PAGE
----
The 40 Lochs Kayak Challenge in Argyll & the Isles
Are you ready for an exciting paddling challenge this summer?
Then why not take part in our 40 Lochs Challenge!
Argyll & the Isles is home to some of Scotland's most stunning and accessible fresh water and sea lochs and we're pretty sure you will love a paddle in them, on your kayak or canoe! Working with local experienced paddlers Geoff and Vonna, we have created a list of 40 lochs across Argyll and the Isles for you to explore and see Scotland's Adventure Coast from a different perspective.
Use the interactive map below or our area-by-area list to plan your 40 Loch adventures. Zoom in to locate the lochs across Argyll & the Isles and click on each to get the name, length and type of loch; sea or freshwater. Start your adventure here!
Two key tips
The 40 Lochs vary in length and ease of access. Some are sheltered and others very exposed – please do your homework so you know what to expect. And as all keen paddlers know, be aware of the local weather forecast and tide times for when you will be paddling. Understand your own level of competence for the conditions you will encounter on each Loch and ensure everyone paddling with you does likewise.
How you can take part
We don't have many rules at all, it's easy to take part and most of all gives you the perfect excuse to come back and try something new and different!
- You can kayak or canoe any of the listed lochs, in ANY order, and in your own time.
- There's no time limit at all. Do as many as you like this summer, or take a few years, it's entirely up to you!
- Each paddle is not a race. In fact, we encourage you to take your time and soak up the scenery.
- You must participate safely at all times by following water safety guidance and letting someone know where you are and expected return time.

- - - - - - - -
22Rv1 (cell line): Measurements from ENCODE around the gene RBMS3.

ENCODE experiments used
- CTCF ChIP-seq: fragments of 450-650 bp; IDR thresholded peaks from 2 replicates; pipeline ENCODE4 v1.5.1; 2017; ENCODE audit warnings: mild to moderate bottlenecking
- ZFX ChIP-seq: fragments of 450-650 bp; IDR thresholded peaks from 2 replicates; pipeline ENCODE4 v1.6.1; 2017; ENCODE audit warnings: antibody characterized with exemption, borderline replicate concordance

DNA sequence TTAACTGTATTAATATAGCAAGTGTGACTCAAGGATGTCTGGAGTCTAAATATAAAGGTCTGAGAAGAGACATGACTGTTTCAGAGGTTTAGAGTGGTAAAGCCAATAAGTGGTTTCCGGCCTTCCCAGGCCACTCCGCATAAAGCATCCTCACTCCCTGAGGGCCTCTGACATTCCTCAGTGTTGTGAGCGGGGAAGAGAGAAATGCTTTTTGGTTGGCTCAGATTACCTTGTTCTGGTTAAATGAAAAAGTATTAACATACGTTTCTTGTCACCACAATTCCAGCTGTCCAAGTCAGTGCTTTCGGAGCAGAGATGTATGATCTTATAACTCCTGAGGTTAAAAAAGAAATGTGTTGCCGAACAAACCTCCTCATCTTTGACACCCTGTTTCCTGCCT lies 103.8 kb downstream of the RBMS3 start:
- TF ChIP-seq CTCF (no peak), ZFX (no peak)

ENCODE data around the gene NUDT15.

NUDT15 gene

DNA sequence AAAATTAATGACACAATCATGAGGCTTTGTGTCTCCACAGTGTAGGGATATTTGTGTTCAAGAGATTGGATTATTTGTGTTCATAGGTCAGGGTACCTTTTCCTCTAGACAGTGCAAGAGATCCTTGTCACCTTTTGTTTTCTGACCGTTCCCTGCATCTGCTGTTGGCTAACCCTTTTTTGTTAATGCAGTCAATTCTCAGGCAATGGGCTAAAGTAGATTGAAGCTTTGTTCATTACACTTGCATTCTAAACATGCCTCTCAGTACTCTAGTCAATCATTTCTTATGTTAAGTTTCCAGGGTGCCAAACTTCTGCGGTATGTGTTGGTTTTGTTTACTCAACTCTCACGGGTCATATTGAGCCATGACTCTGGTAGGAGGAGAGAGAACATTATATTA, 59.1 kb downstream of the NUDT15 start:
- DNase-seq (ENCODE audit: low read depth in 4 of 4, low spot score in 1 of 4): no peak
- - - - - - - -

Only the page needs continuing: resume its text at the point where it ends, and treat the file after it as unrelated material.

- Simply complete the entry form each time you complete 10 and we'll reward you with a Wild About Argyll 40 Lochs Kayak Challenge digital badge.
- You can include lochs you've paddled previously too.
What lochs will you kayak?
Parking, Access & Camping
Since the Land Reform Act 2003, outdoor enthusiasts in Scotland have a legal right of responsible access to open land and water by foot or kayak. Every paddler has a right to cross open land to a launch point. However this does not apply to vehicles crossing private land and you may find you have to carry or trolley to a launch point. Normally however the most difficult task is finding somewhere to park the vehicle. Argyll & Bute Council as access authority maps core paths and launch points.
The Access Rights stretch to wild camping , provided due respect is given to those working and living in the locality. You will find suitable camping places on virtually all the 40 lochs. Roadside camping is problematic and, in the case of Loch Lomond, illegal. Consequently we suggest that boats capable of carrying your camping equipment (Canoes or Sea Kayaks) are preferred.
Any activity involving water can be dangerous; paddling is what is termed a “Risk Assumed” sport. In reality paddling is probably safer than crossing the road and certainly safer than skiing if simple precautions are taken and you avoid windy conditions. In poor conditions however a capsize is possible. Emptying, getting back into the boat in deep water or rolling it back up should be practised even though you will probably never need the skills if you take appropriate precautions.
There are many texts (e.g. The Canoeing Handbook published by the BCU) which contain advice on what to wear and on various other pieces of equipment (boats, tow lines, PFDs, Radios etc etc) and how to use them. We do not intend to reiterate the excellent advice proffered other than to reinforce the advice that you should always carry a first aid kit. We would also add that mobile phone reception is limited in some areas and it is still sensible to carry a tracker or emergency beacon.
The nature of Lochs is that they usually offer some shelter from any wind. However the shape of the surrounding mountains, particularly in “fiords”, can also have a tendency to accelerate the wind from some directions. If you are setting out in winds of F4 and above, take considerable care; the consequences can be fatal. Tidal flows at the narrows at the mouth of lochs such as Loch Feochan, Loch a Chumhain, Loch Creran and Loch Etive, require knowledge of tides and slack water if you want to go through them. The mouth of Loch Etive, the Falls of Lora, is dangerous in some wind/tide conditions.
The reality is you need a vehicle to get to the lochs and if you are aiming to do a number on a trip, then a vehicle that provides a bed for the night might be very useful. One way trips on Loch Lomond and Loch Fyne are possible using Citylink services that follow the lochside. On the other two huge lochs, Loch Awe and Loch Etive there is no transport at the far end.